If UK companies were footballers, the large corporate organisations would be Cristiano Ronaldo. They get all the glory, headlines and are the poster boys. They are undoubtedly fantastic players, and are the ones people hear most about. They are shrouded in glitz and glamour, and invariably are the companies who score the most goals.
SMEs would be Paul Scholes. Quiet and unassuming, yet are the heartbeat of the team. They are what make things tick. SMEs are what make the UK economy tick. Interesting stat – SMEs accounted for 99.9 percent of all private sector business in the UK and responsible for a combined turnover of £1,600 billion. They are the heartbeat of the UK economy, the organisations that make the wheels go round.
As a student or graduate, a career with an SME is a fantastic option. The exposure you will receive in a smaller organisation will be acute. You will be at the sharp end of business functions you would not be exposed to in a larger organisation, and the impact of your work will be noticed right around the company.
SMEs are thirsty for graduate talent to make big impacts on their business. Graduates are full of skill and ability, and have the enthusiasm, drive, motivation and creativity to make a real difference. SMEs are searching for graduates like you, and in a highly competitive recruitment market, this type of organisation can provide you with the perfect opportunity to kick start your career.
Here are 5 tips to securing your first position with a local SME
A mindset you should adopt early on in your career search is that of adding value to the potential organisation for whom you work. Lets think about it. To employ you, an SME will probably have to spend £2,000 on marketing to get you interested, £500 for a day of interviews, then your salary of £22,000 – we will multiply this by 2 to cover HR costs, insurance, sick provisions, electricity, materials etc that you will take up during the course of your employment.
We are getting close to £50,000 cost to an SME to secure your services. Your job is to add MORE value to the company than you will cost them to employ you. How will you do this? Can you contribute directly to the production of a product? Can you sell? Can you save money? Can you be more efficient than existing systems? Can you market well to attract customers? Research the organisation, their key business functions and identify where you can contribute to adding value to the company. Write a blog on Kloodle about your research and how you think you can contribute. Share your profile with relevant companies.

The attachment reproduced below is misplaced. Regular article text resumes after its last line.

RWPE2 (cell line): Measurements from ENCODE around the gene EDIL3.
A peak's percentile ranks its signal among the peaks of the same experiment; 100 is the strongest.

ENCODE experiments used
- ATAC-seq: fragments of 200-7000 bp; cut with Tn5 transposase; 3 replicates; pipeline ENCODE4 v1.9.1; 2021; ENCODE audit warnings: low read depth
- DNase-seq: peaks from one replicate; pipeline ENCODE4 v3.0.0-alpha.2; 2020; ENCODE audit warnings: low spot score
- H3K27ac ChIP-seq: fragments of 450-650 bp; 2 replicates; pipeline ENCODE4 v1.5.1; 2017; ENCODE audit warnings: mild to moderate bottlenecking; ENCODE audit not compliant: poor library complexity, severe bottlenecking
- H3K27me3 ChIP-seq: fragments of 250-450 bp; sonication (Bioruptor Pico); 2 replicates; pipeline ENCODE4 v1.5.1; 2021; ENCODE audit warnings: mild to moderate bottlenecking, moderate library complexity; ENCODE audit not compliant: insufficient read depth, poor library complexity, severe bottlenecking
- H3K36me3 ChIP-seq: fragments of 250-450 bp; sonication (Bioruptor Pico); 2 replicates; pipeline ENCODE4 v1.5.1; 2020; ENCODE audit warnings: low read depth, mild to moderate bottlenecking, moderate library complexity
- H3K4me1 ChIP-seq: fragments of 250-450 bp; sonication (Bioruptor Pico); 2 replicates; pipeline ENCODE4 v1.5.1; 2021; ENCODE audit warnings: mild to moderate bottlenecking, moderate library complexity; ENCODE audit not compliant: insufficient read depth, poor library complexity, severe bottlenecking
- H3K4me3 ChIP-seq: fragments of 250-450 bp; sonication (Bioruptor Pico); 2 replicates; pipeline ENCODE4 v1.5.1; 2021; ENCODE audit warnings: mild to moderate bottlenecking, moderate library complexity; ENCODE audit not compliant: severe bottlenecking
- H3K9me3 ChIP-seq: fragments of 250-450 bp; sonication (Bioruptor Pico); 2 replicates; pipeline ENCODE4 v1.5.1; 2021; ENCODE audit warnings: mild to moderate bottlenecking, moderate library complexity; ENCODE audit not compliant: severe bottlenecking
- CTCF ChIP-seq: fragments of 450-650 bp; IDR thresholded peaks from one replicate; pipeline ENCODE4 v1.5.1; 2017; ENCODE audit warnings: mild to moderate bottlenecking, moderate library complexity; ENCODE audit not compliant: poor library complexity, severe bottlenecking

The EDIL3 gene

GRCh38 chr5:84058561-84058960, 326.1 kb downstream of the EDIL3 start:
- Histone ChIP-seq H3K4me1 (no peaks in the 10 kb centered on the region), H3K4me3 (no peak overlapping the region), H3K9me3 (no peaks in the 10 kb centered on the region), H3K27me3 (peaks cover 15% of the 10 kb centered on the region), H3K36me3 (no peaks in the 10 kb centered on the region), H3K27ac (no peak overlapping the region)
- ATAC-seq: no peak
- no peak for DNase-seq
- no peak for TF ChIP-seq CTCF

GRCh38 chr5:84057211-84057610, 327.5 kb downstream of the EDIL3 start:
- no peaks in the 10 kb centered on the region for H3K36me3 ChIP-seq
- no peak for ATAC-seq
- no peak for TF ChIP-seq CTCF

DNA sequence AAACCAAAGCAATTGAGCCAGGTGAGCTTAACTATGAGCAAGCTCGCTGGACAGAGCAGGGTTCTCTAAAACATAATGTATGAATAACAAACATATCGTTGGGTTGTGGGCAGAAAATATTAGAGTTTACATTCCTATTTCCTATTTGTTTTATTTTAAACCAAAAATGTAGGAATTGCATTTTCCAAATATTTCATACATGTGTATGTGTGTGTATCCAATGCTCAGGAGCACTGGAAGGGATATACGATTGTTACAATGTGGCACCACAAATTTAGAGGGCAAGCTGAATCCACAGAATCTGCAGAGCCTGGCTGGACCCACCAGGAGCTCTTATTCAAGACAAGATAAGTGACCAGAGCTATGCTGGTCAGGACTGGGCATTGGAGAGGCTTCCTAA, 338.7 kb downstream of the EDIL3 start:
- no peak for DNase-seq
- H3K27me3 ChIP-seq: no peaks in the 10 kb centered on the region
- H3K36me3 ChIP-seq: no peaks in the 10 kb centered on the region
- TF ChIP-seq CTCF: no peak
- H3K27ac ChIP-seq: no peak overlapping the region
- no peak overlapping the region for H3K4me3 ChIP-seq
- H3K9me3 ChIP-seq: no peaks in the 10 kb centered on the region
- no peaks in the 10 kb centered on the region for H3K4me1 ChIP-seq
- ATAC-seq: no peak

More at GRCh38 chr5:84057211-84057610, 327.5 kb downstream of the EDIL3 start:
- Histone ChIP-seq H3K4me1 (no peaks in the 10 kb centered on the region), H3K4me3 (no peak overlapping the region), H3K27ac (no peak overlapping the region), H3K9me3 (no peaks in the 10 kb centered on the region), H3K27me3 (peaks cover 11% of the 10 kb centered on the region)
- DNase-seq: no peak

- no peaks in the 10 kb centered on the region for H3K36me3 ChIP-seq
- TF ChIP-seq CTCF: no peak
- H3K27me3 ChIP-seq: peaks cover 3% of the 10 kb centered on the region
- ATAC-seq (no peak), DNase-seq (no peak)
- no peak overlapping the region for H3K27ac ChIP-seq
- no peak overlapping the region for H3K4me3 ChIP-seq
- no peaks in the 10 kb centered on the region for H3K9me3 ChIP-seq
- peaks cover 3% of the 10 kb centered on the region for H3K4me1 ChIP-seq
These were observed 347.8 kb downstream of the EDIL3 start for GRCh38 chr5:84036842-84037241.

Be prepared to muck in
Sometimes, being employed is far from glamorous and high level. You may feel that your university education sets you apart from the rest and you are overqualified to do certain jobs. This is a poisonous mentality and should be avoided at all costs. Never let pride get in the way! You should contribute to all facets of work life, especially in an SME. Do some cleaning, volunteer to do the post, help someone with a heavy workload, answer the phones, do some filing, wash company cars etc etc, The single most important thing?
Make a cup of tea.
Brew politics make companies go round. They are the source of displeasure in many companies, and if you aren’t pulling your weight in the brew stakes, you can be rest assured it will be irking people. Make your fair share. In fact, make more! Be a doer – don’t wait for others, offer and do it with a smile. People will be very appreciative!
Do not get involved